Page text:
Return to Amsterdam

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We normally prefer not to return to the same location, particularly for a long-term stay. But in looking at stop-overs for this winter, where we would make a couple of return trips to the US, we couldn’t find anything that came even close to Amsterdam in terms of marina location, restaurant and entertainment choices, and ease of travel within and outside Europe. City Marina IJDok is on the downtown side of the IJ River and an easy walk to Amsterdam Centraal train station and countless restaurants and attractions. And a train runs directly from Amsterdam Centraal to Schiphol Airport in just 20 minutes.

Since we are planning to visit the Mediterranean next summer, we could have travelled farther south and spent the winter somewhere warmer. But the weather in Amsterdam is very similar to our home port of Seattle, so that wasn’t a particular concern. Looking south along the Atlantic Coast, nothing appealed to us as much as Amsterdam for marina location, entertainment options and travel convenience. And for one of our trips back to the US we needed to be in the marina by mid-November. If we did make a stopover further south, we’d have had to allocate more time to get there along the exposed Atlantic coast with winter weather approaching. And this would have shortened our cruising time in Sweden, Finland and Denmark, something we weren’t keen on. So in the end, City Marina IJDok in Amsterdam was the obvious choice and it’s great to be back.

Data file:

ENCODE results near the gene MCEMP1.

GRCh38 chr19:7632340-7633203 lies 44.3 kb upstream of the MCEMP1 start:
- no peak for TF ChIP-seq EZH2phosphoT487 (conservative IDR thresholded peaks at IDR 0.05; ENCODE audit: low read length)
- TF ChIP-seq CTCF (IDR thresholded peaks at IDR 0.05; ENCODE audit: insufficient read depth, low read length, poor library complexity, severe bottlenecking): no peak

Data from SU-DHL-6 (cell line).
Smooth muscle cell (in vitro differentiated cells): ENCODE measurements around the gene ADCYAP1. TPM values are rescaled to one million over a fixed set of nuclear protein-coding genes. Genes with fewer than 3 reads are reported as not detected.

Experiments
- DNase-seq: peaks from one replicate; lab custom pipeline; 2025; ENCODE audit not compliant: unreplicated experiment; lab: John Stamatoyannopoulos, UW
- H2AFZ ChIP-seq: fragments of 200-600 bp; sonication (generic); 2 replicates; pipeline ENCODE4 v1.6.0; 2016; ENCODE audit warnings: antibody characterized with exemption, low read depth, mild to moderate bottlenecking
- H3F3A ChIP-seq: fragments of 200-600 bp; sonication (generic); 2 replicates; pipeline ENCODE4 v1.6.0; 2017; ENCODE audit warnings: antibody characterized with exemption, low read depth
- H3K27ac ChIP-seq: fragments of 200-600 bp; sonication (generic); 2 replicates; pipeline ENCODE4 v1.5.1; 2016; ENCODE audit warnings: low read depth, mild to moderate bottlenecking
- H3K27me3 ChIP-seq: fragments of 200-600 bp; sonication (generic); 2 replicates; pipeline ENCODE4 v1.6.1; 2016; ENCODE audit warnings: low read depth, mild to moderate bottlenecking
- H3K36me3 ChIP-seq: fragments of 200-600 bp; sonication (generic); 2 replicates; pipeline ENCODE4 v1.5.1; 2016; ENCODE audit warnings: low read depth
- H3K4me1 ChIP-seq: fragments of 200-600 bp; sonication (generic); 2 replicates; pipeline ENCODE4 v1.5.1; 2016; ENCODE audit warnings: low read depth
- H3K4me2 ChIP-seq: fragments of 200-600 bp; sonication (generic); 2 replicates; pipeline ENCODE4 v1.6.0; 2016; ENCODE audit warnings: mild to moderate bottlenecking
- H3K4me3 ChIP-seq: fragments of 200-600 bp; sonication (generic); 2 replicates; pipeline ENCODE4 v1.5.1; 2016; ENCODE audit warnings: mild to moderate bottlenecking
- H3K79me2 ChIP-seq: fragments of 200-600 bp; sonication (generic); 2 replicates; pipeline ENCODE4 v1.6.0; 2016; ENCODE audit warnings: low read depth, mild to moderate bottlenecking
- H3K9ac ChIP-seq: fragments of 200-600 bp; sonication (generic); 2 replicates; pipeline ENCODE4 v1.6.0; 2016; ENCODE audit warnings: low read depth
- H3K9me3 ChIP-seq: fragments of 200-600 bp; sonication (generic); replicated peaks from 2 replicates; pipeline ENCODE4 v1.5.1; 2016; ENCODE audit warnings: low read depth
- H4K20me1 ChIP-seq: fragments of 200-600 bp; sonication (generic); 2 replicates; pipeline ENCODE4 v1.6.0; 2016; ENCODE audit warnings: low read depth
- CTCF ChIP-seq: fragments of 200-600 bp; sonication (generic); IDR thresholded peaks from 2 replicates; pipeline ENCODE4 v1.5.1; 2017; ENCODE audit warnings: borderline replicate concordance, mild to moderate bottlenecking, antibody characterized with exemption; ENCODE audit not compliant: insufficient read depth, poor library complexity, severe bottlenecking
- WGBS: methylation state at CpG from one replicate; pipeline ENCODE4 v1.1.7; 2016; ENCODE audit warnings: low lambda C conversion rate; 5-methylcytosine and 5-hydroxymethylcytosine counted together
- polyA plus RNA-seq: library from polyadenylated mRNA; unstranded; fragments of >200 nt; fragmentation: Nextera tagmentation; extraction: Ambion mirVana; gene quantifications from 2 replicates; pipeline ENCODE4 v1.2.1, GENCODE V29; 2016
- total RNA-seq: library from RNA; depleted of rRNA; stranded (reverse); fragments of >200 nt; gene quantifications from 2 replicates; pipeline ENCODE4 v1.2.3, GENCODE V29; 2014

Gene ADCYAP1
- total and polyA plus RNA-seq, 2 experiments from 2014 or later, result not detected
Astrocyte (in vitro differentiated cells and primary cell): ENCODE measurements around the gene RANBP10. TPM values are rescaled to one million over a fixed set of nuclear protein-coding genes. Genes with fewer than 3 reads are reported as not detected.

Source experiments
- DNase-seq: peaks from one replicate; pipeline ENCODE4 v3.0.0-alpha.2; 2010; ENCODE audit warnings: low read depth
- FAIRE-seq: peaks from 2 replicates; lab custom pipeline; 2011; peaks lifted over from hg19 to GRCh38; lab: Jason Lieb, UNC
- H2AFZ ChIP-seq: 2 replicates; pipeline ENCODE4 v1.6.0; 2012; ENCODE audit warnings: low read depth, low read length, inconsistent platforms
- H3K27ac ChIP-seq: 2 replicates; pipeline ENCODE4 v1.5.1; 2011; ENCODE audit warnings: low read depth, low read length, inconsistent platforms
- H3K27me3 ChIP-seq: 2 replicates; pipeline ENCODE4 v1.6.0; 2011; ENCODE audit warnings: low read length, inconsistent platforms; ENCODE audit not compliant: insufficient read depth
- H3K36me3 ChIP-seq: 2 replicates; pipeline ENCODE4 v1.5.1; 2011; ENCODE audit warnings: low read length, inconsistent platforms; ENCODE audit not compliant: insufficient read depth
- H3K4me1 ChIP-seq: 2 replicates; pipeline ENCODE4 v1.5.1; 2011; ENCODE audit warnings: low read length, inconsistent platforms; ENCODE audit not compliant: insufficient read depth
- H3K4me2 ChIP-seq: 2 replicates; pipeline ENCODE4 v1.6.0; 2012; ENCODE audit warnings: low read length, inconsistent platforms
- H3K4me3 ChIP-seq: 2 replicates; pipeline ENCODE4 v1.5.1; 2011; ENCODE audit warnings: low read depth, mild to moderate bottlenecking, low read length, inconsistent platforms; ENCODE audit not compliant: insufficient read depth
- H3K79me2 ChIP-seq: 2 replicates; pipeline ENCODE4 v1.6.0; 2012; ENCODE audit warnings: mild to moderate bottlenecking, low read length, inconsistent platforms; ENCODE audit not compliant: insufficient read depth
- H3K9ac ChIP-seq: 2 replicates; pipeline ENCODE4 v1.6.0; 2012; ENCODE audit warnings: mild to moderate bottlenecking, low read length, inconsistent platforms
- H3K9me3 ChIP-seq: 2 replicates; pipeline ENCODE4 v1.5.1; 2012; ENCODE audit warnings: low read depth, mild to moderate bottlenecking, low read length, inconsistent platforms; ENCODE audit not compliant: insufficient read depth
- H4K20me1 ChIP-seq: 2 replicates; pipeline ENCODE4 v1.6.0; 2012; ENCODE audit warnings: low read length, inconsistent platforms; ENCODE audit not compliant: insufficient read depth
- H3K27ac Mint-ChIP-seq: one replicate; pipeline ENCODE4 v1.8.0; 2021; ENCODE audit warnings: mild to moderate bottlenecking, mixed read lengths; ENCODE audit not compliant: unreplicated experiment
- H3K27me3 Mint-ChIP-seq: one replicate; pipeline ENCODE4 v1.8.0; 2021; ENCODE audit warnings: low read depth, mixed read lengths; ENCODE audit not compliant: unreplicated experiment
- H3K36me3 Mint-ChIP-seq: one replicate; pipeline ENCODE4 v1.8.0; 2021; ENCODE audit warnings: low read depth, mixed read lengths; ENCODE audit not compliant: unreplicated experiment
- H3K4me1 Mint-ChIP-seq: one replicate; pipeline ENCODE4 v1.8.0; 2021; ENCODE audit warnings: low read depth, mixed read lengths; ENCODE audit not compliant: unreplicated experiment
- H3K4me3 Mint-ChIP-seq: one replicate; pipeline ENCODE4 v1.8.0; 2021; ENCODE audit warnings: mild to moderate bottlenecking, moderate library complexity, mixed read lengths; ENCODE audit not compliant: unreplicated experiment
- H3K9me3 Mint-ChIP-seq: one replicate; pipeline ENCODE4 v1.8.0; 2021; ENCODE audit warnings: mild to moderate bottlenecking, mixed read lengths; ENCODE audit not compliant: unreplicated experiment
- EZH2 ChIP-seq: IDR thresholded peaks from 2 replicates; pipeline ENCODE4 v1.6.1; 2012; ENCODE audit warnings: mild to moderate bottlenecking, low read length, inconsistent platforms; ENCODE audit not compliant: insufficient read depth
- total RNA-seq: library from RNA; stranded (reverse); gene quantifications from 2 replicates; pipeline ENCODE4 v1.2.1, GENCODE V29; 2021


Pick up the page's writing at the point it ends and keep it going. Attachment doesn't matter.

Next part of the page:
Below are highlights from our November 1st, 2019 return to Amsterdam. Click any image for a larger view, or click the position to view the location on a map. And a live map of our current route and most recent log entries always is available at

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Hollandse Bridge
Approaching the Hollandse road bridge and adjacent railway bridge. Both have 43m (13.1m) clearance, plenty of room for our 30ft (9.14m) air draft.
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Schellingwouder Bridge
The Schellingwouder Bridge opening for us to pass through. We’re back in the same route we took into Amsterdam last year. After this bridge we have just one more lock and bridge to reach our berth at City Marina.
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The lock gate closing behind us at Oranjesluizen, our final lock of 2019. With the the 5 locks we’ve passed in the Netherlands at the start and end of this year, the 22-lock Saimaa Lakes trip, and our passages through the 58-lock Gota Canal, the 8-lock Trollhatte Canal and twice through the 2-lock Kiel Canal, in 8 months we’ve gone through 97 locks. These ranged in size from barely big enough to hold Dirona to sharing locks hundreds of feet long with commercial carriers.

Another impact of a large number of locks is the 110-hours we’ve wound up on the wing engine over the past 8 months, compared to 606 hours on the main. This is roughly twice the amount of wing usage that we typically see compared to main engine usage. We use the wing engine in close quarters situations, and when going through locks you spend an unusually long time in close-quarters.

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Afgesloten IJ
Navigating the channel Afgesloten IJ once through the Oranjesluizen. Pleasure craft need to stay outside the main commercial channel—that red buoy on our port side marks the starboard side of the channel for commercial traffic heading eastbound.